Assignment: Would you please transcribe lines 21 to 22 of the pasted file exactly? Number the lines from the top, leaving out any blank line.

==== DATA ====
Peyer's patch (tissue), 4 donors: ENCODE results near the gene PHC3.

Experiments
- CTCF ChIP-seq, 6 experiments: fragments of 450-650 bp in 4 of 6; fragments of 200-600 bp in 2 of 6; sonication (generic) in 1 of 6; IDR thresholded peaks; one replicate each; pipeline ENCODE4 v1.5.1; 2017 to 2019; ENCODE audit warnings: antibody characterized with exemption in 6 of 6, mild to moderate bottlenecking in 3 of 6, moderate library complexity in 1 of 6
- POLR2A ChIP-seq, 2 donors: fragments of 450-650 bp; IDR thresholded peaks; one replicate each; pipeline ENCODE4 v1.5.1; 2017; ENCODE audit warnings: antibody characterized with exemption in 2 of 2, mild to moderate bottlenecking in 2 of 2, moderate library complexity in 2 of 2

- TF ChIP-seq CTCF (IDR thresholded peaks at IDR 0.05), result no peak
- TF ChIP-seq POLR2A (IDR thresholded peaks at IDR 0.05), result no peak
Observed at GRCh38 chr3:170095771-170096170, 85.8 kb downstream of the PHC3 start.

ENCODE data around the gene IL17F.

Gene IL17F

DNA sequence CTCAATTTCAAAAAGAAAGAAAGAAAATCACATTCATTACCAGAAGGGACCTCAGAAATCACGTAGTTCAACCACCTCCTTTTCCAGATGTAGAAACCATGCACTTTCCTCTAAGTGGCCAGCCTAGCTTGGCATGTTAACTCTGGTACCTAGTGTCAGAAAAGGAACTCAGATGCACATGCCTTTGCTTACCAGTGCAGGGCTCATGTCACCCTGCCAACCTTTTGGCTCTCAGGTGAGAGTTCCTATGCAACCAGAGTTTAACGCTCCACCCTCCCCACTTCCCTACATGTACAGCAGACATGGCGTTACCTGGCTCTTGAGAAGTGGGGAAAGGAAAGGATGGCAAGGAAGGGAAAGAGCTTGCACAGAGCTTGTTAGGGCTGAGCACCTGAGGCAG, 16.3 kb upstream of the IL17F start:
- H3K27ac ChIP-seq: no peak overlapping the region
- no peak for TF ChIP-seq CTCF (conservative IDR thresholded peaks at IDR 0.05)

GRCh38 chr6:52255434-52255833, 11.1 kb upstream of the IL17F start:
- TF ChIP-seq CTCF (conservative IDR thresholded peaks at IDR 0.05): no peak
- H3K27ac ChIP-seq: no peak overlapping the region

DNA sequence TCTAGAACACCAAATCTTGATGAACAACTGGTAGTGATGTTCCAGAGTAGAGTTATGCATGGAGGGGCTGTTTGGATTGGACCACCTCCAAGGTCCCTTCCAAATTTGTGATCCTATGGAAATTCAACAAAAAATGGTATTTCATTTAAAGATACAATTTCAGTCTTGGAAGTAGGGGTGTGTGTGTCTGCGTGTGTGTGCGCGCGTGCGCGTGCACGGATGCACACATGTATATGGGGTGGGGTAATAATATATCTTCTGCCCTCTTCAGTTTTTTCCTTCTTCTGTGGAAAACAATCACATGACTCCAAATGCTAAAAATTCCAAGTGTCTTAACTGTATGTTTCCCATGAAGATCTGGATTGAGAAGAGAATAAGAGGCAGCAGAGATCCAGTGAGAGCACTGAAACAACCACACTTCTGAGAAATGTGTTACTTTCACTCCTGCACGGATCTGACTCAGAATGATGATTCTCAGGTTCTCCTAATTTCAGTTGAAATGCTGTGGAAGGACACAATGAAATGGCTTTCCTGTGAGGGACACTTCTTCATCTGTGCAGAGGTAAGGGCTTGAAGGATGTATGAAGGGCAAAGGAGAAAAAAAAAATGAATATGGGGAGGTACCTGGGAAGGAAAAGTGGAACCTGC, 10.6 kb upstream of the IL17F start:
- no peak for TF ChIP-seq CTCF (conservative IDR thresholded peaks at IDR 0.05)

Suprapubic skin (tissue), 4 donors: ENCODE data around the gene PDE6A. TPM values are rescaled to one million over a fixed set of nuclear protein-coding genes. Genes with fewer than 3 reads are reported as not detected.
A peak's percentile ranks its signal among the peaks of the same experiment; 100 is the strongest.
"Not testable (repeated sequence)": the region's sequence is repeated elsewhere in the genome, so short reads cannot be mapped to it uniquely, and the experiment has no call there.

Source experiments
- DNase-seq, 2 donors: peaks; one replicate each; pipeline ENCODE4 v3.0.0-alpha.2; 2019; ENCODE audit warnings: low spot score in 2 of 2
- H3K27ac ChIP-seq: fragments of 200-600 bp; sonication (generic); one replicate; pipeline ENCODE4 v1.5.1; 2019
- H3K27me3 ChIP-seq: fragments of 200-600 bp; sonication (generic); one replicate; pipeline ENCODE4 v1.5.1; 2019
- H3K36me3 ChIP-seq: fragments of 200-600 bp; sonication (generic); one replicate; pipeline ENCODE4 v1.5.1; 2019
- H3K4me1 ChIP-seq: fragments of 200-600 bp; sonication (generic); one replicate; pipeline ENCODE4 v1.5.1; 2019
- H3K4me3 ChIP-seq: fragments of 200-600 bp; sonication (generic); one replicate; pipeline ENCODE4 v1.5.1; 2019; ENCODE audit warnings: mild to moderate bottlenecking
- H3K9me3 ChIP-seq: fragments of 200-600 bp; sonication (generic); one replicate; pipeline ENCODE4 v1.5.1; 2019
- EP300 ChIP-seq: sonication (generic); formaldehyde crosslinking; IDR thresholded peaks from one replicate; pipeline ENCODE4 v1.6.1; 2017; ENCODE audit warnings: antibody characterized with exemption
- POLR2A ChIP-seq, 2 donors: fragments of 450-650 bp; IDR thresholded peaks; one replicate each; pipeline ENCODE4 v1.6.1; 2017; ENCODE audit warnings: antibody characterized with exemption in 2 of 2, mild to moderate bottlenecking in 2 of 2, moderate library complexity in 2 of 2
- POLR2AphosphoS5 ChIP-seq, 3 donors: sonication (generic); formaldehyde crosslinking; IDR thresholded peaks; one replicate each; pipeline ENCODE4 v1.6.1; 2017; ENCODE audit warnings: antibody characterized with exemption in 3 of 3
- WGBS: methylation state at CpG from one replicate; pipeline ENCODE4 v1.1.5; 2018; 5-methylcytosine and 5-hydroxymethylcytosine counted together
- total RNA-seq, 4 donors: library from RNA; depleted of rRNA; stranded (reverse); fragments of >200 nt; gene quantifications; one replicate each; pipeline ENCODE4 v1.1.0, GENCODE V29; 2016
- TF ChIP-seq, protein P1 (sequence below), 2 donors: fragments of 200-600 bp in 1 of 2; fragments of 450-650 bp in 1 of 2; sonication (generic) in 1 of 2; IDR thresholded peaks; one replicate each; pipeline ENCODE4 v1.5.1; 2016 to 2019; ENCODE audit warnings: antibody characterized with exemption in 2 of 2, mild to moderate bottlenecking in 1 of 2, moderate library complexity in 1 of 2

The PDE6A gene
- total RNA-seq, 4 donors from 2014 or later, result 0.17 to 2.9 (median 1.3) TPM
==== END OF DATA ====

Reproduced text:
Source experiments
- DNase-seq, 2 donors: peaks; one replicate each; pipeline ENCODE4 v3.0.0-alpha.2; 2019; ENCODE audit warnings: low spot score in 2 of 2